Karagöz is dying for some Şalgam suyu…what about you?

Istanbul :: şalgam & turşu

Well, Karagöz really worked hard on acculturating to his new part-time life in America last night.  He snuck away from the quiet night that M. and I had at home, through the floorboards, and joined our neighbors in their after-midnight-after-party.  It clearly involved a lot of booze.  And, of course, last night was New Year‘s Eve, so you know what that means, bubbly. Karagöz had never had anything other than rakı (rah-kuh, which is like ouzo), and had no idea how terrible champagne can be the next day – even compared to rakı.

I woke up to him moaning, head in hands, really moaning in pain and considering the choice between Hacivad Bey’s sensible Advil packet and Esma’s herbal tinctures which smelled, well, vile.  She’s all for the herbal cures (e.g. a mix of sage, garlic, lemon and tea that she learned from her Annanne or granny).

But Karagöz only had one person in mind, and that was Mercan Bey, who is staying in the compound these days, getting all the spices in for a bit of heat in the long, cold and wet New England winter.  “Mercan Bey – Efendi!” Karagöz cried out, wretching and dry-heaving a bit in his evil state, “I need your şalgam suyu (shahl-gahm soo-yoo). It’s the only way to address a – how do you say it – a hang-under?”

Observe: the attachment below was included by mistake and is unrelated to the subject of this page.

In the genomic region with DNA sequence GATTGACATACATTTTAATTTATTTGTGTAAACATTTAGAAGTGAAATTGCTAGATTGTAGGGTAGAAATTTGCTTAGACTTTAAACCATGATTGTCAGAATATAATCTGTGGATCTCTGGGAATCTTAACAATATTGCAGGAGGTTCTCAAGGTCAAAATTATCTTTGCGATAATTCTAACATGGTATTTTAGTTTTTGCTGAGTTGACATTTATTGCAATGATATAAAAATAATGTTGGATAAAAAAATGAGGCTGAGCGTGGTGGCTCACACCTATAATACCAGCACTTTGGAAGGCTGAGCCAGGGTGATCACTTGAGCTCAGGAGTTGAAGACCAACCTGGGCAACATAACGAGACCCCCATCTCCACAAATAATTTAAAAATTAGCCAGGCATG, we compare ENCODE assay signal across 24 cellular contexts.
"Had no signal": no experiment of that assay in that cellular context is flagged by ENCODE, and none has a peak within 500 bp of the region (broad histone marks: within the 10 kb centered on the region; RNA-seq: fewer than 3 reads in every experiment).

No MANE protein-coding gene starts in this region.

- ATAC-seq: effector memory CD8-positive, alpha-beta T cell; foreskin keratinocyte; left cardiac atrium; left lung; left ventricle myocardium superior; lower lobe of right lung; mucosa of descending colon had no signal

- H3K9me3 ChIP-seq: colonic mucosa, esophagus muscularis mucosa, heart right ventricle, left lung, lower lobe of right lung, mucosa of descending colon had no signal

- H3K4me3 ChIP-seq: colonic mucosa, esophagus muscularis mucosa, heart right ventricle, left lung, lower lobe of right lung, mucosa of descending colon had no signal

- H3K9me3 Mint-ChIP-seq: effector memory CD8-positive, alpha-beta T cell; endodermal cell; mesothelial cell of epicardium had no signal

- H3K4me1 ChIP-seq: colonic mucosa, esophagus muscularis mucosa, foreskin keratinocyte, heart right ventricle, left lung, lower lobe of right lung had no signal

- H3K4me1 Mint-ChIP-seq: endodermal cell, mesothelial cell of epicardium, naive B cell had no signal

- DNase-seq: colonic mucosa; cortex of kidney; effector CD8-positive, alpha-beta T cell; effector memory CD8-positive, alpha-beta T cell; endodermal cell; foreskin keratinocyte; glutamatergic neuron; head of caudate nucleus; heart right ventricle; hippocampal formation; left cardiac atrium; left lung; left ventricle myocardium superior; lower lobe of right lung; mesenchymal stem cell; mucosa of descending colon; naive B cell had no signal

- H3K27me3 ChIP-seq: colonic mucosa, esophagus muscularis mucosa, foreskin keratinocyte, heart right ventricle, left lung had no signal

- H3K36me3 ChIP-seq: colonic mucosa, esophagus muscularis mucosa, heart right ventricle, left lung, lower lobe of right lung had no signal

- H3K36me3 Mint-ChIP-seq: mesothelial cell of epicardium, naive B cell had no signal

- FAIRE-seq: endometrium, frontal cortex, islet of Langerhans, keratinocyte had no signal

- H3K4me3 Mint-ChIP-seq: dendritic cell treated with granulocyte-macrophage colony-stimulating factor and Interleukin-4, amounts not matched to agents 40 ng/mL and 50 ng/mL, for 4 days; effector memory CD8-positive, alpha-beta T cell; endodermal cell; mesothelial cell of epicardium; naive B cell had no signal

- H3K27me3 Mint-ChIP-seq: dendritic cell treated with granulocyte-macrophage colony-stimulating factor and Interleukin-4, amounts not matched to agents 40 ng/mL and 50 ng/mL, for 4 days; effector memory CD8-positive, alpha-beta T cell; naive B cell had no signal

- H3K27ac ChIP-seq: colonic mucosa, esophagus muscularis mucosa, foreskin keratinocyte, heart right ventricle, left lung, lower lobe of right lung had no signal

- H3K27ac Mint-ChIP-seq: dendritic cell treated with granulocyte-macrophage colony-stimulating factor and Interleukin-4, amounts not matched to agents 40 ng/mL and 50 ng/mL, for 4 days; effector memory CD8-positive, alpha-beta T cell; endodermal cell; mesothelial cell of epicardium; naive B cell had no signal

Entering the room at the corner of the door, Mercan Bey surveyed the scene, raised his finger as if to say “wait, please, with patience” and turned on his heel with a quick step towards the kitchen.  I followed him, out of curiosity, as he is the one who always helps me to expand my horizons. “I want to introduce you to “Şalgam Suyu” – or black turnip juice – it is a very popular drink in Turkey for those who drink too much rakı. It is actually made with something called a black carrot, the likes of which you have not seen around here very much. While my specialty is spice – I also know how to make this necessary post-party item.  Let me make it for Karagöz, the poor sot, at least it will soothe his misery enough for us to have peace from him on this New Year’s Day.”